Last modified October 30, 2020

Setup OIDC to authenticate with kibana and efk-stack-app

To manage access to the efk-stack-app using your company’s user and group directories, the opendistro security plugin provides integration with different authentication backends.

Here, we configure the efk-stack-app with Azure AD through the OpenID Connect (OIDC) standard.

It should be portable to other authentication backends that provide the OIDC standard.

Overview

  • Step 1: Register app on Azure portal and configure JWT token
  • Step 2: Configure opendistro-security plugin
  • Step 3: Configure internal-users database
  • Step 4: Configure roles-mapping to control users permission
  • Step 5: Configure OIDC backend for Kibana

Step 1: Register app on Azure portal and configure JWT token

Limitation

As of writing: Opendistro security cannot map nested values in the JWT-token to roles. It’s only possible to specify the key containing values that identify the user’s role identifier.

Register app on Azure portal

To setup a new “App registration” refer to the official guide.

The redirect URI pattern is: https://<your.kibana.url>/auth/openid/login

This can be changed later.

(Note: Depends on the backend provider. Generally, there should be a mechanism that defines an object that represents the app with attributes to control who has which permissions. In Azure, this is “App registration”.)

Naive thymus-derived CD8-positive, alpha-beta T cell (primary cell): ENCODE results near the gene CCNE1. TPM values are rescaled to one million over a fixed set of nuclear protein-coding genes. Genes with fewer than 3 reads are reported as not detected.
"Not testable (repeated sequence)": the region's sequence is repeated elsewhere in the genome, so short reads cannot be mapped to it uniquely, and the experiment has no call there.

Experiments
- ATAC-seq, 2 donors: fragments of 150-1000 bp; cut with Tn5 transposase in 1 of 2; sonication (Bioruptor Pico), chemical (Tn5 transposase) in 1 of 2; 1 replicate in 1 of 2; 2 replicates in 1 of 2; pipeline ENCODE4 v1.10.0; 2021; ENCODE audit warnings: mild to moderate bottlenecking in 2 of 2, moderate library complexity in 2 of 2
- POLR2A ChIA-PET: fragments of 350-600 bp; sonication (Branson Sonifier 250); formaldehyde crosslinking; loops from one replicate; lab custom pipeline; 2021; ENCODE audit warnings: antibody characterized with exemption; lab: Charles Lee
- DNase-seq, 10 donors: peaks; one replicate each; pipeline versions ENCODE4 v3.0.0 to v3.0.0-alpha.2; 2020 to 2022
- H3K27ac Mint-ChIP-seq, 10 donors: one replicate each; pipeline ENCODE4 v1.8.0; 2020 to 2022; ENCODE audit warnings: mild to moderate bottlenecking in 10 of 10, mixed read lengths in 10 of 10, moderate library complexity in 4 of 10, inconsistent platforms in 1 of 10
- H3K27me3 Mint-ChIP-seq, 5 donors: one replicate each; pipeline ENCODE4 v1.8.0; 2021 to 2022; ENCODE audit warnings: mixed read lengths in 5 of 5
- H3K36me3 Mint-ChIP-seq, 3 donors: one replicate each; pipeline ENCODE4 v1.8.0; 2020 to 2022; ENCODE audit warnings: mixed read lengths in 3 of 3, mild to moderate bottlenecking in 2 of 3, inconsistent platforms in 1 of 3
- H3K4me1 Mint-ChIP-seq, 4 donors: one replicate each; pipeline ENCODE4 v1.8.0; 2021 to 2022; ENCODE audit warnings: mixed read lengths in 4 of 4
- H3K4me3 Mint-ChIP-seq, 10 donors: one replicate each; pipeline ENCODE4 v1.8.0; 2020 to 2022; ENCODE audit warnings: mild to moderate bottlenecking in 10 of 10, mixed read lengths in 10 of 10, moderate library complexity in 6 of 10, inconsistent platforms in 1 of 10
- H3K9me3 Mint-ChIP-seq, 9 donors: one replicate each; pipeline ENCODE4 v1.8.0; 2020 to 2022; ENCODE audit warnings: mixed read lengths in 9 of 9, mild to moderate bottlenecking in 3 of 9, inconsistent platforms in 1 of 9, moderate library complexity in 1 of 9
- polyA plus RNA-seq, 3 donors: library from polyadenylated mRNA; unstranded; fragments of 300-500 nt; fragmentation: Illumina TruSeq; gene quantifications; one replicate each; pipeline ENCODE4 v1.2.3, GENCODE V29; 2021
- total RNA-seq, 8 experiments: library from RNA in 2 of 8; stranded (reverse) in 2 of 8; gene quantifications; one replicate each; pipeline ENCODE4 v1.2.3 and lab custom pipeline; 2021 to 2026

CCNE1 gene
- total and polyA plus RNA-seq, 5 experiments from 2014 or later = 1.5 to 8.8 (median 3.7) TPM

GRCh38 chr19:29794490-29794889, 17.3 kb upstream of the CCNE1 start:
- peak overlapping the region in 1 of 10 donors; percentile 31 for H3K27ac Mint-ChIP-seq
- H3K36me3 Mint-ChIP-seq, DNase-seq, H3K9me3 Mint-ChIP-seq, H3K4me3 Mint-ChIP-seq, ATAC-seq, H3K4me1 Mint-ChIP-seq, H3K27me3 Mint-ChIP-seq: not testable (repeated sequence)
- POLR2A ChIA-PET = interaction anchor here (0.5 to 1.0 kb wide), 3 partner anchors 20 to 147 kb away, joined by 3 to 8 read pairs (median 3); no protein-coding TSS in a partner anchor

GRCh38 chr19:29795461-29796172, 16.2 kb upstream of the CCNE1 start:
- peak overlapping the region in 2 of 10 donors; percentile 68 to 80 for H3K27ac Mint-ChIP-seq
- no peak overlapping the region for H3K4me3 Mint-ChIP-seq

Configure JWT token

The goal is to map a user’s group ID in Azure to that user’s permissions in Kibana. For example, if the user is a member of the Azure AD group “kibana-admins”, the user obtains the role “admin” in Kibana.

Azure’s JWT token needs to contain the group IDs of the user. Do this by adding an optional claim to the app-registration’s token configuration.

  1. In Azure platform, navigate to the app-registration created in the previous section
  2. In the sidebar, click “Token configuration”
  3. Click “+Add groups claim”
  4. Select group types to include in the token (usually Security groups)
  5. In “Customize token properties by type”, select “Group ID” for every type
  6. Click “Save”

For reference on how to define groups' optional claims, see Microsoft’s official documentation.

How to define and manage the required groups, as well as how to obtain the group IDs of those groups is out of scope for this guide. Check Microsoft’s documentation on Azure AD

Step 2: Configure opendistro-security plugin

Opendistro-security is configured through secrets. These secrets need to be present in the app’s namespace for the EFK configuration to deploy.

In this section, we create the target namespace and deploy the configSecret named opendistro-security-config.

Default namespace for the efk-stack-app is “efk-stack-app”.

Create namespace

To create the namespace on the tenant cluster, run:

kubectl create namespace efk-stack-app

Create configSecret

  1. Save the .yaml lines below to a file called config.yml. Point openid_connect_url to the correct URL.
---
_meta:
  type: "config"
  config_version: 2

config:
  dynamic:
    http:
      anonymous_auth_enabled: false
      xff:
        enabled: false
        internalProxies: ".*"
        remoteIpHeader: "x-forwarded-for"
    authc:
      basic_internal_auth_domain:
        description: "Authenticate via HTTP Basic against internal users database"
        http_enabled: true
        transport_enabled: true
        order: 0
        http_authenticator:
          type: "basic"
          challenge: false
        authentication_backend:
          type: "internal"

      openid_auth_domain:
        http_enabled: true
        transport_enabled: true
        order: 1
        http_authenticator:
          type: "openid"
          challenge: false
          config:
            enable_ssl: false
            verify_hostnames: false